In the United States, when someone begins college they usually live at the school in little apartments with other students, even if the school is in the student’s hometown. The school arranges everything and picks who you’ll live with depending on what time you go to bed, how clean you like your room, and if you’d rather live in a building with all girls, all boys, or both.
When I started studying Visual Arts at the Javeriana in 2008, I could not find a roommate anywhere because Colombians tend to live at home with their parents until they can afford their own house. I rented a studio apartment by myself for a few months until I finally found a roommate, a friend who was taking a break from her Graphic Design studies to work. My friends in the United States all have horror stories of their first experience with a roommate; my friends who like to party had roommates who liked to go to bed early, my friends who weren’t that tidy had roommates with severe cleaning habits, my friends who weren’t very religious had Christian roommates… and my roommate experience wasn’t much different.
I had been there for 3 months and didn’t know one neighbor from the next apartment, while she learned their names, professions, and was even able to convince one to let us use his refrigerator in the space of a week. Where she was open and friendly, I was skeptical and nervous. I danced in the living room in my underwear to ABBA, she remained fully clothed tapping her feet to Nickelback. And most of all, she cleaned. I didn’t. All in all, I think it’s safe to say that she probably pent up a lot more anger at me than I chose to acknowledge. After a few months we went our separate ways when she moved back in with her mom due to financial troubles, and within the year I moved back to the United States.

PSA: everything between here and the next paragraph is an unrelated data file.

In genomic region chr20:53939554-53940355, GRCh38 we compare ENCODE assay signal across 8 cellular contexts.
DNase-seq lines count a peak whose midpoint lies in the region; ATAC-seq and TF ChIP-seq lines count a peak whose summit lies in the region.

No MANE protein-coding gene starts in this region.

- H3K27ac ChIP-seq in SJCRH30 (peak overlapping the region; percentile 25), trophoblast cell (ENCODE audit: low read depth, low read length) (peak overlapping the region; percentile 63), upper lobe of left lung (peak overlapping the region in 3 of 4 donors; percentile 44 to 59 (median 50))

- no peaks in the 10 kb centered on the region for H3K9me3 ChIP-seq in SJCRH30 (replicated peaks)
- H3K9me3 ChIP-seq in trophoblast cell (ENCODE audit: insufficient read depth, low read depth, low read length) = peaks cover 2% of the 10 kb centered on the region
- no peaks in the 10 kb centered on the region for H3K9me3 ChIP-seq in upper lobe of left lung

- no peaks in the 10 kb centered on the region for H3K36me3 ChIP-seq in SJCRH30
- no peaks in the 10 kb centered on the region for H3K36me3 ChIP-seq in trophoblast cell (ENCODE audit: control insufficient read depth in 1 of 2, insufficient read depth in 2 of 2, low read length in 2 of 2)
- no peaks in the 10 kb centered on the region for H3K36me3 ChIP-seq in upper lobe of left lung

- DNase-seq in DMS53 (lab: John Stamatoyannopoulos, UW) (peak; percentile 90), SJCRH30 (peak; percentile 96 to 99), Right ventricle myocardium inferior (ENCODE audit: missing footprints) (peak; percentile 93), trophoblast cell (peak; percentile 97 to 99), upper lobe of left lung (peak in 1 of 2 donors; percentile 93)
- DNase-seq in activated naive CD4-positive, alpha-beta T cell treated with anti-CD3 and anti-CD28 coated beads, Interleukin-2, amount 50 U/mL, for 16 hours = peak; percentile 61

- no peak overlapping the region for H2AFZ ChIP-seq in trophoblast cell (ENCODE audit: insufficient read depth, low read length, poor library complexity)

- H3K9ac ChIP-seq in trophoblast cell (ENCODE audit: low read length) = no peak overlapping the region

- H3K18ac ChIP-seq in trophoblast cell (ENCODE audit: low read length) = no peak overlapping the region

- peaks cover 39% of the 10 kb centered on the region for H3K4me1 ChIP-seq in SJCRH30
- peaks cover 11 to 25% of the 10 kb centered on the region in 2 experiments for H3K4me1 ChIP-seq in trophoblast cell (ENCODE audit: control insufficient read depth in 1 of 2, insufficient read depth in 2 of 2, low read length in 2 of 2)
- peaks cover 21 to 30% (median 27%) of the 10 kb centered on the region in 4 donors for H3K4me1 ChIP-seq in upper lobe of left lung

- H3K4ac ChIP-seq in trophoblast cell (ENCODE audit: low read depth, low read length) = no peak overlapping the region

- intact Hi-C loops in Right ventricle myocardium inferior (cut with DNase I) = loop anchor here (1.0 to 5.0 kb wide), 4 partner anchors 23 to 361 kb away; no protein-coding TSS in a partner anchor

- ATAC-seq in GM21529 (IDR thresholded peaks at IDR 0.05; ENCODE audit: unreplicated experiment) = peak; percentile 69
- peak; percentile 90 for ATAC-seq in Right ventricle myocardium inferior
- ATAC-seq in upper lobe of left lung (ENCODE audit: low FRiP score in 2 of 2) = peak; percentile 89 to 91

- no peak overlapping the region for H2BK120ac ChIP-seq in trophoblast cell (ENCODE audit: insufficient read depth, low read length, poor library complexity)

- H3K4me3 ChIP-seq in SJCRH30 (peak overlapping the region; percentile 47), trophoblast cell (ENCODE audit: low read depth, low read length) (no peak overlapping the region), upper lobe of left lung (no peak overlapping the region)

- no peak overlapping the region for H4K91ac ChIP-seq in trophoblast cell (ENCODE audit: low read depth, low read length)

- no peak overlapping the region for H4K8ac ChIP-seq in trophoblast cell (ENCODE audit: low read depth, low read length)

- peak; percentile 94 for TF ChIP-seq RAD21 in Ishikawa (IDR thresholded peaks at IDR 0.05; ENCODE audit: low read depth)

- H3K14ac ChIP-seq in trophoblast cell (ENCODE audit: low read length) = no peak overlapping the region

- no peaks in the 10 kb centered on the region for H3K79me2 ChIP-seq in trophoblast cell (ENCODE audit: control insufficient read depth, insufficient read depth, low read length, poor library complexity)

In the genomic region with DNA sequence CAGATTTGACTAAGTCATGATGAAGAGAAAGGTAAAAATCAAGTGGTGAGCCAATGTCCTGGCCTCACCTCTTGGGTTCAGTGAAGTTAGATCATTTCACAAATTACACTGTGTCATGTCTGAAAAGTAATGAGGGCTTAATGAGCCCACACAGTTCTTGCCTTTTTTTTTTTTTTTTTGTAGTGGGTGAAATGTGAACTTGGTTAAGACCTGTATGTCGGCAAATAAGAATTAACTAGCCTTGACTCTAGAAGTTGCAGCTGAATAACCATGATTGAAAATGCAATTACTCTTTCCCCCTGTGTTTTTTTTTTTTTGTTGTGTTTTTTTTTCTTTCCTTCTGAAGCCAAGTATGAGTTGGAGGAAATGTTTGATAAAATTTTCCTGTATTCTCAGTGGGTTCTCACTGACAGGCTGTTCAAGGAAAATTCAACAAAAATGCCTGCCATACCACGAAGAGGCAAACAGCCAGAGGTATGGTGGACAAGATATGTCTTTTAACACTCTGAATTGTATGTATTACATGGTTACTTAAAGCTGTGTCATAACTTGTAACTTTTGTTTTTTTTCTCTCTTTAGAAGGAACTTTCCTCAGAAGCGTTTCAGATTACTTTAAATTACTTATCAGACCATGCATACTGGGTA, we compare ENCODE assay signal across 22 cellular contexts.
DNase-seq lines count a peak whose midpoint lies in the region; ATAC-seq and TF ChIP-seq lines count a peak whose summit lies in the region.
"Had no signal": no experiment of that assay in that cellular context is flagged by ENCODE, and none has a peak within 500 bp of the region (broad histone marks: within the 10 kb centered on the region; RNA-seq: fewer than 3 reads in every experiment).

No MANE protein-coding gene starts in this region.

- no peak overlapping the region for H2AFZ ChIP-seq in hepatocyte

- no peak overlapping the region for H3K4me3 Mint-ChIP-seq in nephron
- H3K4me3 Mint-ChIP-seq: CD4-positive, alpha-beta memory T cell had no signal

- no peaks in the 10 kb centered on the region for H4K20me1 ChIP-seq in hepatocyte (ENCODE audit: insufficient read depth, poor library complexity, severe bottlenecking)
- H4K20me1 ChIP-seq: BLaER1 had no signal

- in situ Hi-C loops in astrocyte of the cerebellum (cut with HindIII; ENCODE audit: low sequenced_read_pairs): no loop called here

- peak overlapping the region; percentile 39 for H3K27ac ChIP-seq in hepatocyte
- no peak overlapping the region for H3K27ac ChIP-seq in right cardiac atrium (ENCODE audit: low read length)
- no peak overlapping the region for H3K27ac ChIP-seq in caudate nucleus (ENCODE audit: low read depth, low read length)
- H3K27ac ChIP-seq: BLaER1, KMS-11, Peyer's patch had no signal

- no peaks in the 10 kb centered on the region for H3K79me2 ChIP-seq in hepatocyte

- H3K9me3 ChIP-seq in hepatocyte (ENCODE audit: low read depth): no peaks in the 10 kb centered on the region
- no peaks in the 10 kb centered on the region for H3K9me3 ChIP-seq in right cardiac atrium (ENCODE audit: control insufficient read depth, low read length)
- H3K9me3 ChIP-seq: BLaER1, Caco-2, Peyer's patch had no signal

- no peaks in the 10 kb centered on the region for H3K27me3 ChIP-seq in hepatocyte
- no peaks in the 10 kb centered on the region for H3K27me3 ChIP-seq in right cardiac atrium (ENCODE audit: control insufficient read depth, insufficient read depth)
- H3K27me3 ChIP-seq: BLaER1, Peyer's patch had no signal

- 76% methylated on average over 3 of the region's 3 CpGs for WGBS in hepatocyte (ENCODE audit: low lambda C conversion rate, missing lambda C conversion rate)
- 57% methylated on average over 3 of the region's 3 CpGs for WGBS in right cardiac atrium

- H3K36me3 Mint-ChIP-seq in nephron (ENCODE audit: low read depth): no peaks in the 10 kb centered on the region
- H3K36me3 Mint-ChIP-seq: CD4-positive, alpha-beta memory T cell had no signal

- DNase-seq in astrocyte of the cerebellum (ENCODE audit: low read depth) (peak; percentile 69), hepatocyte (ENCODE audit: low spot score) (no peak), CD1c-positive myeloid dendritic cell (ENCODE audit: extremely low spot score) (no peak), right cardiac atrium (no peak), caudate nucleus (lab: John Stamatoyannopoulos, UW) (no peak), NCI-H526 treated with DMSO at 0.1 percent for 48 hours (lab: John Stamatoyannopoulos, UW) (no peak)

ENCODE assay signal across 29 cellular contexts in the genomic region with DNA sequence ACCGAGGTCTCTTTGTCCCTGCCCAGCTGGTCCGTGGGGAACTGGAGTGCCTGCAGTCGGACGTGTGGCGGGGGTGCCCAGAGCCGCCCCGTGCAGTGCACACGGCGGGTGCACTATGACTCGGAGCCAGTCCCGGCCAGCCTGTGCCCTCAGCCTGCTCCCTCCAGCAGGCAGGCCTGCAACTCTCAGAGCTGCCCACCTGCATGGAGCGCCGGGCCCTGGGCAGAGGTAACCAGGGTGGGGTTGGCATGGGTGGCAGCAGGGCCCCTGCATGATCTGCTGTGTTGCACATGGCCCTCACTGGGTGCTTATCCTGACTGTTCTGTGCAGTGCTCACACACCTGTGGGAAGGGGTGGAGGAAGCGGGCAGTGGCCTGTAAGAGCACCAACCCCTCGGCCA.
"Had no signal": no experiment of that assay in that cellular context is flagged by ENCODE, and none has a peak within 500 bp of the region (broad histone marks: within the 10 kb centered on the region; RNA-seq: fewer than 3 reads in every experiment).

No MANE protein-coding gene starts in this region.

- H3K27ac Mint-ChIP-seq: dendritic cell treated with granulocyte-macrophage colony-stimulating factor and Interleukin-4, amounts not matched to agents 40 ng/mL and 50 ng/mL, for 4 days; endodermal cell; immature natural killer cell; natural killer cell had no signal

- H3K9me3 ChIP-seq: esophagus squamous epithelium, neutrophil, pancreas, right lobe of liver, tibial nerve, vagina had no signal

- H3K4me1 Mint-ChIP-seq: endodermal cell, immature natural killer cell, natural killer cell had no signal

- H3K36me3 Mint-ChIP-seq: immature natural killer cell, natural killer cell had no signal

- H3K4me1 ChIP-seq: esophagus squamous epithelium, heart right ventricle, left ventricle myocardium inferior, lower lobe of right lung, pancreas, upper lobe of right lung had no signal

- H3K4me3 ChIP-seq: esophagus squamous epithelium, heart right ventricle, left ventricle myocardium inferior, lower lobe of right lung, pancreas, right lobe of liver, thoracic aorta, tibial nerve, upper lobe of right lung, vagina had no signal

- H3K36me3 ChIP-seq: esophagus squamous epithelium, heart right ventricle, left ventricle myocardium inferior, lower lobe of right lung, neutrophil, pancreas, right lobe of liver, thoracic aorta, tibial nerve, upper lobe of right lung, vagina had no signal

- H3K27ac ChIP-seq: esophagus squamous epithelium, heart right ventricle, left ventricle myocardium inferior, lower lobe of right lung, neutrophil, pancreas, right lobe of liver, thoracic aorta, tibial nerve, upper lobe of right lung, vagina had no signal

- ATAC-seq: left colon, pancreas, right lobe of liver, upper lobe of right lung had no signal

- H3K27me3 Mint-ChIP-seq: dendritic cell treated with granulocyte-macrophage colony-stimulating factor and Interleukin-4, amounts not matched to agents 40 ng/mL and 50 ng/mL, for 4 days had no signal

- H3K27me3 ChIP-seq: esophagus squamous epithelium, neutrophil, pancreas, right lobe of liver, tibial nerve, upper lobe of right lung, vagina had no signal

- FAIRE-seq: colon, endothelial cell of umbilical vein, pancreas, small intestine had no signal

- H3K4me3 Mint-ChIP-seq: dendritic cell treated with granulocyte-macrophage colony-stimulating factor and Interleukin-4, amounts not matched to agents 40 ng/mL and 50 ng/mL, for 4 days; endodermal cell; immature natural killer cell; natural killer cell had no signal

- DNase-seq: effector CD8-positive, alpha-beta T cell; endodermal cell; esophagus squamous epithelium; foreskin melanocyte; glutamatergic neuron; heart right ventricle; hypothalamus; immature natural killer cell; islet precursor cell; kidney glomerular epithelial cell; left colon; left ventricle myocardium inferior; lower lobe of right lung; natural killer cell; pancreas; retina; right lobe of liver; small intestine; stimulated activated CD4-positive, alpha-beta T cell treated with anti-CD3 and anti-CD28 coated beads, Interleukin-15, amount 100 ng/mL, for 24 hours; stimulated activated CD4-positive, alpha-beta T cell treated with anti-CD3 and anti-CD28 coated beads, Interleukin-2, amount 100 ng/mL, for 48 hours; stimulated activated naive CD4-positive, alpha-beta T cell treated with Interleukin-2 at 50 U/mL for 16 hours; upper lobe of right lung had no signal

Like most of my friends who have now been living with roommates for 2 or 3 years, I don’t regret the experience. For all the minor arguments, stress, and moments when you feel that you could actually commit murder, there are even more wonderful moments of happiness. My friends with the clean roommates, the religious roommates, the partying roommates, all have remained close friends with them because they were the first people to see them totally unaided and usually helpless. They were the people who showed them who they really were and helped them change into a more accommodating person. My roommate helped me be a little more clean, a little more helpful in the maintaining of a house, a little more understanding and giving. She cheered me up when life got me down and re defined “girl time” in magical Crepes & Waffles ways.
In turn, I think she tends not to be as fully clothed all the time in the privacy of her own home. But one can only hope.